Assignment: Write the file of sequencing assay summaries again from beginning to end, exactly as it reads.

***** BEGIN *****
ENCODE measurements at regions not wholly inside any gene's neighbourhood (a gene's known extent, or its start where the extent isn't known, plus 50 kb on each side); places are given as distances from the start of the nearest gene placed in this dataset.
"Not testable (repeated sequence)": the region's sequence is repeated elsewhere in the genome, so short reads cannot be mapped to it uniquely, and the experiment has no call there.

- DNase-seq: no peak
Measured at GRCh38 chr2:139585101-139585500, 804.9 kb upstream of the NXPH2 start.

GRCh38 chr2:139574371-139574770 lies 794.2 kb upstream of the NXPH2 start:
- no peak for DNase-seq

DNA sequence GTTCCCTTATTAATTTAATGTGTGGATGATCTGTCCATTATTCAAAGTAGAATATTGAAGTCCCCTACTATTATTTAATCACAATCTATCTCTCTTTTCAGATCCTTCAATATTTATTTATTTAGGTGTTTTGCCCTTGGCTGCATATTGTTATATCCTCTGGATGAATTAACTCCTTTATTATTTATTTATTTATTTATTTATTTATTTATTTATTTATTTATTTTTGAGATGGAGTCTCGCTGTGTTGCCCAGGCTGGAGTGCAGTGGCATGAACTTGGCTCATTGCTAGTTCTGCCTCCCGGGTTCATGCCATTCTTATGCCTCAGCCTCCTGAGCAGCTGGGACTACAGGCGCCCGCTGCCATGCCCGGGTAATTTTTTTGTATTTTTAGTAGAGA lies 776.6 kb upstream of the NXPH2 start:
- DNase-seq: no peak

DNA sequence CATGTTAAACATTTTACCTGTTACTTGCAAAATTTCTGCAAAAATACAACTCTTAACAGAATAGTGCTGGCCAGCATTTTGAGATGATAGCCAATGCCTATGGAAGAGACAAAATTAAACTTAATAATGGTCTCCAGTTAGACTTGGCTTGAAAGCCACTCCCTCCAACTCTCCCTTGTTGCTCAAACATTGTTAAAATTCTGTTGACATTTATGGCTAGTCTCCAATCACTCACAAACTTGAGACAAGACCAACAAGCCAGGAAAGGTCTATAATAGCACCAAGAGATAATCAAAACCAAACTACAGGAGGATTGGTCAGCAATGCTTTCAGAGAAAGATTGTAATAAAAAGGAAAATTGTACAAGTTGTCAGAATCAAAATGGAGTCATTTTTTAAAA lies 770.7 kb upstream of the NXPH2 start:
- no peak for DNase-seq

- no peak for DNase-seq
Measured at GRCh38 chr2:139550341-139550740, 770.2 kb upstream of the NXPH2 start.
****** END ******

ENCODE measurements at regions not wholly inside any gene's neighbourhood (a gene's known extent, or its start where the extent isn't known, plus 50 kb on each side); places are given as distances from the start of the nearest gene placed in this dataset.
"Not testable (repeated sequence)": the region's sequence is repeated elsewhere in the genome, so short reads cannot be mapped to it uniquely, and the experiment has no call there.

- DNase-seq: no peak
Measured at GRCh38 chr2:139585101-139585500, 804.9 kb upstream of the NXPH2 start.

GRCh38 chr2:139574371-139574770 lies 794.2 kb upstream of the NXPH2 start:
- no peak for DNase-seq

DNA sequence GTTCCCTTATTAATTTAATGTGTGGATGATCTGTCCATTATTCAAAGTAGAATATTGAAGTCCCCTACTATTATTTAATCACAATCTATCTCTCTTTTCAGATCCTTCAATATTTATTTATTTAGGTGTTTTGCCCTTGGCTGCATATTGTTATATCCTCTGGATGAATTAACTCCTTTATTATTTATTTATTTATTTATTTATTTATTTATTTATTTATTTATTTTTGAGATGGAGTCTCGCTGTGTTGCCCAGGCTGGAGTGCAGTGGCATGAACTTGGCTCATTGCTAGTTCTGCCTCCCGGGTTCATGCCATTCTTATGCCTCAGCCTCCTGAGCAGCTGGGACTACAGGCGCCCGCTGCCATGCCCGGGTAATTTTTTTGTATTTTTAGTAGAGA lies 776.6 kb upstream of the NXPH2 start:
- DNase-seq: no peak

DNA sequence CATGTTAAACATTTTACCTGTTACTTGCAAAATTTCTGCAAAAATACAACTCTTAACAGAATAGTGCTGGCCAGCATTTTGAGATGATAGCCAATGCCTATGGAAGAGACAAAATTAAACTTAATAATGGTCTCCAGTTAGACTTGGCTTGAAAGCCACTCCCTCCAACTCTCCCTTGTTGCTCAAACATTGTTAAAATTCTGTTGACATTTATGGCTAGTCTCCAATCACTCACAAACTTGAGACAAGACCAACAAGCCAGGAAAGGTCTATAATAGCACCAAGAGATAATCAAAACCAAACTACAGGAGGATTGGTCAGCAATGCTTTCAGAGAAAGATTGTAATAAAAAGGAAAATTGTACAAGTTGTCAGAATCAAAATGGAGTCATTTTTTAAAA lies 770.7 kb upstream of the NXPH2 start:
- no peak for DNase-seq

- no peak for DNase-seq
Measured at GRCh38 chr2:139550341-139550740, 770.2 kb upstream of the NXPH2 start.